2.  Listen to their hesitation, discomfort, or resistance when going to certain homes or seeing certain people. If they react atypically around someone, you need to notice and respond accordingly. Do not force them to sit on his lap or endure his tickling. Do not leave them alone in this situation until you fully understand what is going on and if you never do, then you never leave them alone in this situation!

3.  Help your child listen to their gut. Debrief experiences- good and bad- and give them language to describe feelings. “So, did you like meeting your new teacher? What about your new teacher made you feel good?” or “Oh, you felt funny? What did your teacher do that made you feel that way?” When they express a gut feeling about someone, do not dismiss it!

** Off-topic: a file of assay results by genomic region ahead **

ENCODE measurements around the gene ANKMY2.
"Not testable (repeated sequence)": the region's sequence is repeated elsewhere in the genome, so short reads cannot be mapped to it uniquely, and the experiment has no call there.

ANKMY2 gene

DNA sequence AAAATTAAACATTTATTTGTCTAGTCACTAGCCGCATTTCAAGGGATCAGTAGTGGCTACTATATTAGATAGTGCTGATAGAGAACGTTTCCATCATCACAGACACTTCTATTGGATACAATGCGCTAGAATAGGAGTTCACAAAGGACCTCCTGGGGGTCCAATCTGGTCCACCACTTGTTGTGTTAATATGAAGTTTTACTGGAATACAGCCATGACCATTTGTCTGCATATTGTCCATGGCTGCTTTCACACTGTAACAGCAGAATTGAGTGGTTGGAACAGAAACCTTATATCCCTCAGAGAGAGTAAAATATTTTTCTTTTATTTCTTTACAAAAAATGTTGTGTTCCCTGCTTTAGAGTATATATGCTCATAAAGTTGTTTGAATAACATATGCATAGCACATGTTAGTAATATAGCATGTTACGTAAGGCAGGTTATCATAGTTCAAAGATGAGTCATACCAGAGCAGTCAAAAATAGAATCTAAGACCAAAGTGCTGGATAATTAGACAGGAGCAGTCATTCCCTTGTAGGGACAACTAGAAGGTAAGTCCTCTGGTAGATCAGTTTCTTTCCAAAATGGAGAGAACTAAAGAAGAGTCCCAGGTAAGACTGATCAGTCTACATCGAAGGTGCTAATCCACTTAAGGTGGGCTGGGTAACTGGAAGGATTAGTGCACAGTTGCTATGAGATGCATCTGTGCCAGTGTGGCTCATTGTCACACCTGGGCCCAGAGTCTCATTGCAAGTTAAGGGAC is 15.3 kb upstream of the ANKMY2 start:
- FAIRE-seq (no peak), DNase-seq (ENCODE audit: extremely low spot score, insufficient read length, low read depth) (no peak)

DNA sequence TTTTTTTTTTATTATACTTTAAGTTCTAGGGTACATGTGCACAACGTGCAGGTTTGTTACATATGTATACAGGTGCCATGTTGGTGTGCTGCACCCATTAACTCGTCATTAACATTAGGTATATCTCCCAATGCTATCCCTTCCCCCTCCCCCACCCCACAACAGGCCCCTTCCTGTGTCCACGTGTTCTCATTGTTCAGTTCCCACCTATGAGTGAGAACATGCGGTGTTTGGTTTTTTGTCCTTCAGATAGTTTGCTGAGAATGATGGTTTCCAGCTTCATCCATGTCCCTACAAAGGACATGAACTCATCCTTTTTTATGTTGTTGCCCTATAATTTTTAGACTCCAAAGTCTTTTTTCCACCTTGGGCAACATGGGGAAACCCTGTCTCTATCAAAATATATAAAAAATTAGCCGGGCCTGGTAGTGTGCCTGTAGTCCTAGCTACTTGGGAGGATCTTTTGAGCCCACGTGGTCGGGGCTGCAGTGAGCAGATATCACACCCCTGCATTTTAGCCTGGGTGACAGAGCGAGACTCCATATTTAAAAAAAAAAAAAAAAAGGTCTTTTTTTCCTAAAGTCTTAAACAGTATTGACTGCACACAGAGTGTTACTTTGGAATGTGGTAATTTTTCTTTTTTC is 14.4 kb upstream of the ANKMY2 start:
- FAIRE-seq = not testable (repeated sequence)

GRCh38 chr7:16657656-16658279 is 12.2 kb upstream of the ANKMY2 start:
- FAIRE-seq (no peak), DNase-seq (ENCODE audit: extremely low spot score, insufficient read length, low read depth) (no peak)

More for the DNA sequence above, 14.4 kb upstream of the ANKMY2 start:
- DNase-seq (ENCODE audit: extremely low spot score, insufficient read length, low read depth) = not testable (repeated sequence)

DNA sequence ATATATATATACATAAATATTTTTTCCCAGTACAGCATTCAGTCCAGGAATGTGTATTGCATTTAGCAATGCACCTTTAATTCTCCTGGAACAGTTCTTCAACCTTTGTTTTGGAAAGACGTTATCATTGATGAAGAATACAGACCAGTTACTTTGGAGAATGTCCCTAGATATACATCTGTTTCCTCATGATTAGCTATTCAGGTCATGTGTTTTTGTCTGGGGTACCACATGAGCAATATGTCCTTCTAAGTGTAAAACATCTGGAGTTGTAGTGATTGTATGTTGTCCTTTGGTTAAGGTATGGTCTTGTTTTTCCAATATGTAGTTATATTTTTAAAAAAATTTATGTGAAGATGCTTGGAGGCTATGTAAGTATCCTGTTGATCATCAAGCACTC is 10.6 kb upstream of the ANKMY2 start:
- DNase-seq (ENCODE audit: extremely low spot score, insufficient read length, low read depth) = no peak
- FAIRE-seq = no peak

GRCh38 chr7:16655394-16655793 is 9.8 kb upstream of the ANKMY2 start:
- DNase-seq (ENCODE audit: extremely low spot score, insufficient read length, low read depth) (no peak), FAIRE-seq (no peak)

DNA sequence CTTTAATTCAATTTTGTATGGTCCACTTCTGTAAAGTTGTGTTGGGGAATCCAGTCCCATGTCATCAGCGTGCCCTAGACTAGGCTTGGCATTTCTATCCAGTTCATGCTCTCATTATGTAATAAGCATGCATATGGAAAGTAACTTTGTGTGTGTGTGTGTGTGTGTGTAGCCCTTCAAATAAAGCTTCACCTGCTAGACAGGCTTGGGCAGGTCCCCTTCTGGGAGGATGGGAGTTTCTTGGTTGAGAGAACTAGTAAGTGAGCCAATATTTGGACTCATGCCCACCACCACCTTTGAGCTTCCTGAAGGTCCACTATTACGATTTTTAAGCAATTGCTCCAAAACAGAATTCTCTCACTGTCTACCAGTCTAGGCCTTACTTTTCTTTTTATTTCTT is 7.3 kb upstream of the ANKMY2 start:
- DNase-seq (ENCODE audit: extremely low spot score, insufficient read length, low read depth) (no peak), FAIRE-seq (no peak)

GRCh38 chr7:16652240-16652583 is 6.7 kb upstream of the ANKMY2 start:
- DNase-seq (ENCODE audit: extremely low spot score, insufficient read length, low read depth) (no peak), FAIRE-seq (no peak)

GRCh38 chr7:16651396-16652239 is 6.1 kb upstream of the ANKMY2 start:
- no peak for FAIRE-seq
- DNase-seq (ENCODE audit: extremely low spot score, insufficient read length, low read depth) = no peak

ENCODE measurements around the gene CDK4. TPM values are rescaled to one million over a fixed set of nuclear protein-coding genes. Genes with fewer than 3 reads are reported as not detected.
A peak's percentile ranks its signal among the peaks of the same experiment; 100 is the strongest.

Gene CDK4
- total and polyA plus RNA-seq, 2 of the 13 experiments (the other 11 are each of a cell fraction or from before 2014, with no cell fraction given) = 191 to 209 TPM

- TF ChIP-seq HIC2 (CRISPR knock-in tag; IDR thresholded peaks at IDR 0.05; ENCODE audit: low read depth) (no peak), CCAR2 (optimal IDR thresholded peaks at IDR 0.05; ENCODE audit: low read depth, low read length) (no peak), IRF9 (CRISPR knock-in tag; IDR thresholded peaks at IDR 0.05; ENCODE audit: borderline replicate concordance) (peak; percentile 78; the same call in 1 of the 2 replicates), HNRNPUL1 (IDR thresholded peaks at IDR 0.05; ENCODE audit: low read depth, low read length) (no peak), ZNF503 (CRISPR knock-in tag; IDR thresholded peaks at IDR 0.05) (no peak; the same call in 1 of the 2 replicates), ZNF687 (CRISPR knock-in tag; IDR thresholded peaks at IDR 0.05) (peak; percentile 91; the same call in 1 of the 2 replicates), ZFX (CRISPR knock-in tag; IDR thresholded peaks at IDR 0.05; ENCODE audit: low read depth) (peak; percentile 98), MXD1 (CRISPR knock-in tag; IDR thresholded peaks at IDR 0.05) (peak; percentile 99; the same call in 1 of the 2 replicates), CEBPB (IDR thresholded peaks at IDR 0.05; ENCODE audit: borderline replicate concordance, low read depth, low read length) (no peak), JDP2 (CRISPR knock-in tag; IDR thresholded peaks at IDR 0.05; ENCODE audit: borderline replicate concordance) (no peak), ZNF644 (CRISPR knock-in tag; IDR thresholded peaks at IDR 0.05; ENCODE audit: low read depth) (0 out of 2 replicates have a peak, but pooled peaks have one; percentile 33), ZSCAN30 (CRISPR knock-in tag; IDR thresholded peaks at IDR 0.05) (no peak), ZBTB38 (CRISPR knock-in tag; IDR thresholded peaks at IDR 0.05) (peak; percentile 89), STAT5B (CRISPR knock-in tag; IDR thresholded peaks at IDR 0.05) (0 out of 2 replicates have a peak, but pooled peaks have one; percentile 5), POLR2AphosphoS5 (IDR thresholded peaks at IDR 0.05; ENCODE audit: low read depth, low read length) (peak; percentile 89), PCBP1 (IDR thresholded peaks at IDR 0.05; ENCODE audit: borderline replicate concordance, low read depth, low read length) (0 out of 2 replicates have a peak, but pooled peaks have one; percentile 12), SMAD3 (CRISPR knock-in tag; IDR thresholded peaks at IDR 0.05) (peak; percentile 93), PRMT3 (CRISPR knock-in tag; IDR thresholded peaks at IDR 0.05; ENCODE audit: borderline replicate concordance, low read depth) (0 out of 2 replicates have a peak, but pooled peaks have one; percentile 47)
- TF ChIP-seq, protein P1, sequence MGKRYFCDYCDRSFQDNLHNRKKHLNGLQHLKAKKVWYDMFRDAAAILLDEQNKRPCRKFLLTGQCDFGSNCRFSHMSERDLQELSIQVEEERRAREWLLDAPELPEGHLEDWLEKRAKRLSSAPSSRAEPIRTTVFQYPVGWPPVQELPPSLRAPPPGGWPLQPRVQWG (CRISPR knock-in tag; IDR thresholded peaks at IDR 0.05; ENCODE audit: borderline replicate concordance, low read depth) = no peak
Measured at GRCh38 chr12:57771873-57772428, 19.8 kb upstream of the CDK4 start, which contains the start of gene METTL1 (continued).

Ages 8-11:

1.  The sleep over stage. Consider implementing some strict boundaries around sleep overs or not allowing them at all. Certainly, consider who is allowed over and who your child is allowed to stay with, making sure this list is narrow. Keep doors open at all times. Turn off wifi and cable when you go to sleep if it is not already restricted. Ask the parents with whom you might allow your child to stay if they have similar boundaries in place. Make sure you know of older siblings, relatives, and other guests in the home. Once you feel comfortable with the plan, communicate clearly to your child and agree on the rules. Then, be prepared to constantly adjust!